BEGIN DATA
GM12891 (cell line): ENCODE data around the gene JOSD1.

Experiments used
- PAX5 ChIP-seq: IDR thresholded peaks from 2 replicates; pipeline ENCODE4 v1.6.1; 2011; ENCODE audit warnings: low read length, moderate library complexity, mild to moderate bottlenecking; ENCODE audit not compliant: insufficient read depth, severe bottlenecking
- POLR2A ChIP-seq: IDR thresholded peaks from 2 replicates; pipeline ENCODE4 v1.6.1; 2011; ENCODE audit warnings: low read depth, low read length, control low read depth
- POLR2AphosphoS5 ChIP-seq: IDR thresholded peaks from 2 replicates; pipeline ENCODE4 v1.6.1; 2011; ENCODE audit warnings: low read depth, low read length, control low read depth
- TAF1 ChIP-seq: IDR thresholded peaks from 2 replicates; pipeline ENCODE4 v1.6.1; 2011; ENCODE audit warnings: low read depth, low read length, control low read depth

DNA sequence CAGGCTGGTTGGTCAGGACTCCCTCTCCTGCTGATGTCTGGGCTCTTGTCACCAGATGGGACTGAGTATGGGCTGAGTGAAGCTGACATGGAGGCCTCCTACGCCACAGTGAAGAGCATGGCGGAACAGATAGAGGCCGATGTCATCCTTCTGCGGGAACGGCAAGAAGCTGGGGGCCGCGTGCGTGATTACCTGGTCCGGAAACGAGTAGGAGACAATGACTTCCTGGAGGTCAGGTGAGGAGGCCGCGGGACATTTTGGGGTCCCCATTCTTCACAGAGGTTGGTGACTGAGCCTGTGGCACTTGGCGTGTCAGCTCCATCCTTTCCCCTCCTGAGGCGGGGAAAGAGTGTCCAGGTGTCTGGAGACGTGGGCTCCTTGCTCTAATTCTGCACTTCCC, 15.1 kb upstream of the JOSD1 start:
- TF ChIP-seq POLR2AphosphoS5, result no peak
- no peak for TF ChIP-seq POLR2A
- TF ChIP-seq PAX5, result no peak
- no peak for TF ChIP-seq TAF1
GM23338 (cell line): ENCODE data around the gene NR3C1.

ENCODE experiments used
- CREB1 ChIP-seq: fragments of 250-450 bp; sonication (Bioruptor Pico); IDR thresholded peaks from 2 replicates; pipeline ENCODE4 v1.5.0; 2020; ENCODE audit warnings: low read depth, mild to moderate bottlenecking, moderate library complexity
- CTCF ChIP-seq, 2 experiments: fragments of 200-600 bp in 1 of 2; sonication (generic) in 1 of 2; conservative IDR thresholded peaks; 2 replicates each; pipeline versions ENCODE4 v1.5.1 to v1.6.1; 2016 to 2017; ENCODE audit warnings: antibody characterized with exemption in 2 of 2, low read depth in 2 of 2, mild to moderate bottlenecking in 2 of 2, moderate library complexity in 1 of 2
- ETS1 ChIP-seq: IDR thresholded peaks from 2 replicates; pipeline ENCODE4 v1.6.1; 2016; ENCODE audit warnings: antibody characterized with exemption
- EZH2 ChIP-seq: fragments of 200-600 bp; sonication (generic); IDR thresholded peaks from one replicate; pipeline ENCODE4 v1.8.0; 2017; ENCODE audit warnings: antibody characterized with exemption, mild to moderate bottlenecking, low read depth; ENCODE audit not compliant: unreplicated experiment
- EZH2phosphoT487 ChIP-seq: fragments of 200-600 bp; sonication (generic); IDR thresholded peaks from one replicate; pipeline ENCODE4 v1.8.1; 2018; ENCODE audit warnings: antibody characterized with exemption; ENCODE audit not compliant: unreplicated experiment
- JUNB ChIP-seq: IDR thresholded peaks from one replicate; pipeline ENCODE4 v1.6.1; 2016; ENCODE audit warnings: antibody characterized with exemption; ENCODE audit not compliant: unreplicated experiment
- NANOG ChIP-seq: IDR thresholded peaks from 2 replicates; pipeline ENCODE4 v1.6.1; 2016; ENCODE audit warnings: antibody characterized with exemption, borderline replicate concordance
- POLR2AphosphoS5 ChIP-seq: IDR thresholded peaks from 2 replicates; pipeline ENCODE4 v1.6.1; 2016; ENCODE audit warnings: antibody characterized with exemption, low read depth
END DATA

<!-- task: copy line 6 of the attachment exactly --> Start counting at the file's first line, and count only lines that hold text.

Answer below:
- TAF1 ChIP-seq: IDR thresholded peaks from 2 replicates; pipeline ENCODE4 v1.6.1; 2011; ENCODE audit warnings: low read depth, low read length, control low read depth